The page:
These millennials. Has there ever been a generation so hated, so maligned, so blamed for the Death of Civilisation as much as Gen Y’s?
A simple Google search shows that millennials are currently being blamed for killing off everything from cheese and voting lines to middle children.
So yeah, we (yes, I’m millennial and am gonna claim it!) have disrupted film & tv with Netflix, taxis with Uber and Lyft, and almost everything else with Amazon. We subscribe to beauty boxes, vege boxes, and even aromatherapy oil boxes (yes, it’s a thing, and I’m probably gonna buy it for my mum, ok?).
Some of these disruptions are for the best, and others probably not so much. But one positive trend, and one that seems here to stay, is the fact that millennials (and their younger counterparts, Gen Z) are taking a long hard look at their alcohol intake, and turning away from binge drinking.
Enter Generation Sensible.
When the BBC ran a story about the rising trend of teetotalism among UK millennials, the response was wild. Some people brought the snark, some said they ‘hated us all’ and some applauded us. But it certainly wasn’t a moment for fence-sitting.
The fact that millennials, in the UK no less - a country synonymous with binge drinking, where the local pub has been elevated to an art form - are beginning to forsake booze in large numbers is absolutely headline news.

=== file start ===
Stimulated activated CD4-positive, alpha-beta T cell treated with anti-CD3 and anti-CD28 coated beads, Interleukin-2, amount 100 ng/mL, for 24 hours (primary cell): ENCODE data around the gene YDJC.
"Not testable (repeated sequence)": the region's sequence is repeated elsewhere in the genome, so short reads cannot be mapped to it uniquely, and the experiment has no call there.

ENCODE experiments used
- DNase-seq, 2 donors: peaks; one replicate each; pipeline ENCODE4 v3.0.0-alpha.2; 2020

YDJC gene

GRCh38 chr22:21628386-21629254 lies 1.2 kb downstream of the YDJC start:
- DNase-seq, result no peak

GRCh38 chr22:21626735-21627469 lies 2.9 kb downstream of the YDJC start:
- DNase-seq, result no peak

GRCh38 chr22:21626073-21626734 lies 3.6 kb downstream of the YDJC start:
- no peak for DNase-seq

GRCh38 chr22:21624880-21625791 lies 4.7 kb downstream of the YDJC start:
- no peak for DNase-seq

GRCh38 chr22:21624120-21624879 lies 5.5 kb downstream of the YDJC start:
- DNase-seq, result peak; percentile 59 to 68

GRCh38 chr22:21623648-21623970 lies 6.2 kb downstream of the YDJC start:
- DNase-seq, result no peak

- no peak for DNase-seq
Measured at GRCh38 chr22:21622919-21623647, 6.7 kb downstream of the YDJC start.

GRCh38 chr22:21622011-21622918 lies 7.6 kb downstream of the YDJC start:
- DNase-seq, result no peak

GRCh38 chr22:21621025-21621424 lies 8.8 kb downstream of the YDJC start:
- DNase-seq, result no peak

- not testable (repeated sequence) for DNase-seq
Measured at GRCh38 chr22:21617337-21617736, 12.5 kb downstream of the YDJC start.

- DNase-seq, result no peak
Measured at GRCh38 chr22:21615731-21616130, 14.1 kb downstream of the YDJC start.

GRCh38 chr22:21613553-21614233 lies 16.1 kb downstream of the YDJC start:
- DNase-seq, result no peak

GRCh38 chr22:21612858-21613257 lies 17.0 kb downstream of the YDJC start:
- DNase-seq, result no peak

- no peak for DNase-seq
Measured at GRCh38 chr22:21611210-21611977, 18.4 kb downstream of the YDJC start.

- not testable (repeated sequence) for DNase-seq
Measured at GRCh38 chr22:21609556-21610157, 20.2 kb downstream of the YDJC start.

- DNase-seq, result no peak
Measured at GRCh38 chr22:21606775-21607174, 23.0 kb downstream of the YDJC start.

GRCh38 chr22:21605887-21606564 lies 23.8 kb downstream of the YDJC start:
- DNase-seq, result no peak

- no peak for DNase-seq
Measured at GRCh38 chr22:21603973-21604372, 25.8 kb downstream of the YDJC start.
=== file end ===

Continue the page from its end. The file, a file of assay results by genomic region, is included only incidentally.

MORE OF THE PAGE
A quarter of 16 - 24 year olds (representing both millennials and Gen Z) don’t drink alcohol at all, and overall the proportion of adults who drink in the UK is at its lowest point in nearly 15 years. Millennial-run movements like our friends at Club Soda, who run booze-free festivals, or communities like the Sober Millennials, who run alcohol-free events which promise ‘good sober fun’, are only part of the vanguard of the emerging sobriety trend.
It’s not totally clear yet what the causes for this rise in sobriety really are - some commentators point to the fact that millennials are poorer than previous generations, and therefore can’t afford regular boozy nights out. Others point to the massive influence of the wellness industry and the popularity of teetotal celebrities such as Kendrick Lamar. Or could it be that we just listened to our over-protective parents?
Whatever the reason, the data is clear - we’re embracing sobriety in a big way in the UK. And in true millennial fashion, the drinks market is getting disrupted as a result. There has been an absolute explosion of fantastic alternatives to alcohol available in the UK in the last year (including of course, a certain kombucha brand starting with ‘H’!!!).
With online stores like The Dry Drinker and Farm Drop delivering a world of alcohol-free drinking right to your door, we think this is one trend that isn’t going anywhere fast. So … booch and Netflix, anyone?